Transracial Parenting »

Dealing the Race Card

I moved into one side of a shotgun double earlier this year, across the bayou from where I used to live and in the lovely back yard am greeted every day by this monstrosity, which I call HouseZilla:


From what I have gathered, the owner of this house took a small Creole cottage and began super sizing it all without any permits. Some neighbors sued and won, but the owner appealed and won. And now the neighbors have appealed that appeal. While all this appealing is going on, I’m stuck with unappealing.

Meanwhile, a friend’s daughter was over babysitting and I was standing outside with a gathering of neighbors and asked what the hold up was with this house because the construction that has been done will now need to be redone as this addition has been left exposed to the elements and by that I mean New Orleans elements – not pretty.

One neighbor said the owner has pulled the race card and so everything has gotten complicated. When she said this, my friend’s daughter who is African American and my son, also African American, were sitting in the living room playing. I didn’t want to continue the conversation because I wasn’t sure which way it was going.

Later, I asked again and found out the owner of the house, who lives in New Orleans East, is Black and that through her supposed connections was able to appeal and win when this has nothing to do with race but everything to do with lack of proper permits. The owner has never lived in the house and no one in the neighborhood knew her, much less knew she was Black.

So here we have a race card on the table and the larger question is who dealt it?


But since I was sitting in my backyard with a friend who is Black and she was describing to me an encounter of the worst kind where a friend’s brother had provoked an argument with her and then he got so mad he called her a N____ B____, and while she was recounting to me this disturbing event, I was looking behind her to HouseZilla and later, I really felt the best thing in that matter might have been the neighbors going to the owner and asking her how they can help her get what she wants that is not at the expense of what they want.

Cause once the lawsuits roll in, and the race card is on the table, someone might as well as called someone a N____ B_____ because all bets are off.


by Rachel Dangermond


July 4, 2013 - 6:41 pm

Haroon - Thank you, Keum Mee. This was a great blog with educational links to other apaenrts with transracial kids. As an adoptive parent in the beginning of raising my children, it was hard to find this type of information to aid me in my education about race. When I worked with our parent support group, I ran several adult adoptee panels in our area for parents in our group to hear about race and how it can affect our kids.One young man who was adopted from Korea and is a police officer told us that he always and I mean always carries his police ID with him whenever he is off-duty. He had experienced so many incidents of racial profiling that he felt safer when he carried his ID.In another more recent incident in my kids’ high school, a teacher was teaching ancient India history and religion. This teacher kept calling on my son’s friend who happened to be of the Indian race, but was raised here in Virginia, many times for his input on India’s history and religion. My son had to step up and defend his friend by reminding the teacher that his friend was born here in Virginia, and didn’t have much knowledge of the religions of ancient India.These types of incidents are the ones where I wish the agencies had thought through how much help we white parents would need when we parent children of color. I appreciate your links to these blogs. They will be a new resource for me. Thank you! Mary Coyle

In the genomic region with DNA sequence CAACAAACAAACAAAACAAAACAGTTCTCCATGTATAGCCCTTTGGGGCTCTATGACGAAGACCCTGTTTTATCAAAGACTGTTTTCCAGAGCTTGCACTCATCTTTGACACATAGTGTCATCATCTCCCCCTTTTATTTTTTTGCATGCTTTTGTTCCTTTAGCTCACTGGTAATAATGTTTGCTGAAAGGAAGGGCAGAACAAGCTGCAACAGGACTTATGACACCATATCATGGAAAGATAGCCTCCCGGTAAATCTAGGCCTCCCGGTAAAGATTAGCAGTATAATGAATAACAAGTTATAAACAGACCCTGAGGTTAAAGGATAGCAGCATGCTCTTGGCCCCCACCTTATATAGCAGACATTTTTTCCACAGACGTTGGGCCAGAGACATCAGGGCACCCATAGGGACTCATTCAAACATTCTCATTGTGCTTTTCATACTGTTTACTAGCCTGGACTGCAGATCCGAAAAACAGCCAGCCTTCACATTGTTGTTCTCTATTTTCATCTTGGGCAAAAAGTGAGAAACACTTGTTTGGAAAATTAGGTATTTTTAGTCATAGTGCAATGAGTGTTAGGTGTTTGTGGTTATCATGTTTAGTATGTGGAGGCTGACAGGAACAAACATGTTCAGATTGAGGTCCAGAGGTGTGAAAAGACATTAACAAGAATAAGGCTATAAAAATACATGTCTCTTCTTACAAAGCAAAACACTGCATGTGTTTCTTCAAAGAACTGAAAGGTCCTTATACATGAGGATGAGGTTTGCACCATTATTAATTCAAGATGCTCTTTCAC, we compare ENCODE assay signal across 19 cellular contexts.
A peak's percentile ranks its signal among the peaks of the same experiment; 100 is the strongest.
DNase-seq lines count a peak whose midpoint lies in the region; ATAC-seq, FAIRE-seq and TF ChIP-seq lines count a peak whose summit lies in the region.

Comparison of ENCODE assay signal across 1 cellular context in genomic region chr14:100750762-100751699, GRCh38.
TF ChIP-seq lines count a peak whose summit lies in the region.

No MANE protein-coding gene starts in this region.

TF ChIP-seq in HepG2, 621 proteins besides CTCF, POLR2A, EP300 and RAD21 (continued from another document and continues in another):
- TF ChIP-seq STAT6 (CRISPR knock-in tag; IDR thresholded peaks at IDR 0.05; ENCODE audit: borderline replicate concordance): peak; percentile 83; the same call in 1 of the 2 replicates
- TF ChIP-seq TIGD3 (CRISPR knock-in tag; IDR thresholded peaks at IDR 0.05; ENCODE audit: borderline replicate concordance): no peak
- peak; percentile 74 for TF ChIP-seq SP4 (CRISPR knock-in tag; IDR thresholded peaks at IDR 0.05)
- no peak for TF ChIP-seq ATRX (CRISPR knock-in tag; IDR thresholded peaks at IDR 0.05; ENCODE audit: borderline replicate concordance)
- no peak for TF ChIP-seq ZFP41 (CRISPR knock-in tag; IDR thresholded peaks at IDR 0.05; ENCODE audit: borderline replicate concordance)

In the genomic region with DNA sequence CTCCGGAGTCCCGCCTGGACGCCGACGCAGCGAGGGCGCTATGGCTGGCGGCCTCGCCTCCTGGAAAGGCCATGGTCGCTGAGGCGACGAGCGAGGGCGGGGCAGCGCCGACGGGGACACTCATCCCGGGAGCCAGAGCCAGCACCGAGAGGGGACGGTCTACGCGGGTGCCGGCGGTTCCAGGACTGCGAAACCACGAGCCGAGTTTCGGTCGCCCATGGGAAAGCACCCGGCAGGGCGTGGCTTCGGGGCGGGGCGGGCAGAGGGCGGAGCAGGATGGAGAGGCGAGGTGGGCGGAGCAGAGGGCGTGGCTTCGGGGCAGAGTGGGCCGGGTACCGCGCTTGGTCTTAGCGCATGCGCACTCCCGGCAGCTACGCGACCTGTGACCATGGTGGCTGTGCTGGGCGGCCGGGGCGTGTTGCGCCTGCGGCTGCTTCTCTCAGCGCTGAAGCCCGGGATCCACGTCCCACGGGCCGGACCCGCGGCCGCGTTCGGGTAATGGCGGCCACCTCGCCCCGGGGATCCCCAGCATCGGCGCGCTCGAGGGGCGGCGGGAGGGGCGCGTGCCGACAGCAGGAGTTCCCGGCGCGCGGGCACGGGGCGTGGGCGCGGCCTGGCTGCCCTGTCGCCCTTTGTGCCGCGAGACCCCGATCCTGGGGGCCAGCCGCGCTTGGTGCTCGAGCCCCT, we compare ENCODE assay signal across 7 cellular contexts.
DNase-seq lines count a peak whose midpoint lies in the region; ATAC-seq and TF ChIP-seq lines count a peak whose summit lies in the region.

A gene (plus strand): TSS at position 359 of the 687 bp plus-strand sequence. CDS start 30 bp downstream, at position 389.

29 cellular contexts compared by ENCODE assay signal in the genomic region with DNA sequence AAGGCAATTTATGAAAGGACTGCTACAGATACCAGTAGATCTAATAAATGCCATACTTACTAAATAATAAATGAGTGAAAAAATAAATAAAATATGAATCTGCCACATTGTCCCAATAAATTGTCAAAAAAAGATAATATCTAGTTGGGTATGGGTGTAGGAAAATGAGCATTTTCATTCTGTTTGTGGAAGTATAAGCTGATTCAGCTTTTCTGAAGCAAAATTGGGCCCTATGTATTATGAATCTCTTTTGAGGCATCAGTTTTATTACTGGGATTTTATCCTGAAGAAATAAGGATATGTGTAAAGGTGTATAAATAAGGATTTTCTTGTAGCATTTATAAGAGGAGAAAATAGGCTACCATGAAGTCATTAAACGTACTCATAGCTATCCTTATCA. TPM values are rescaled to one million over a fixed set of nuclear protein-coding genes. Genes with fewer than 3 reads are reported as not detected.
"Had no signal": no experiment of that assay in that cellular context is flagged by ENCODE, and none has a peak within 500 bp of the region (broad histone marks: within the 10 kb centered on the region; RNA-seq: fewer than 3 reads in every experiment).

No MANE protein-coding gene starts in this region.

April 12, 2013 - 10:25 pm

Rachel - Love it – and because it is limited to six words, you can’t put “white” in front of people, which gives it a universal appeal.

April 12, 2013 - 4:36 pm

Glenn Robinson - Good point. People often don’t use common decency. They could try just talking person to person and look for a win win agreement. Maybe this can be distilled into 6 words for Michele Norris’s “The Race Card Project”

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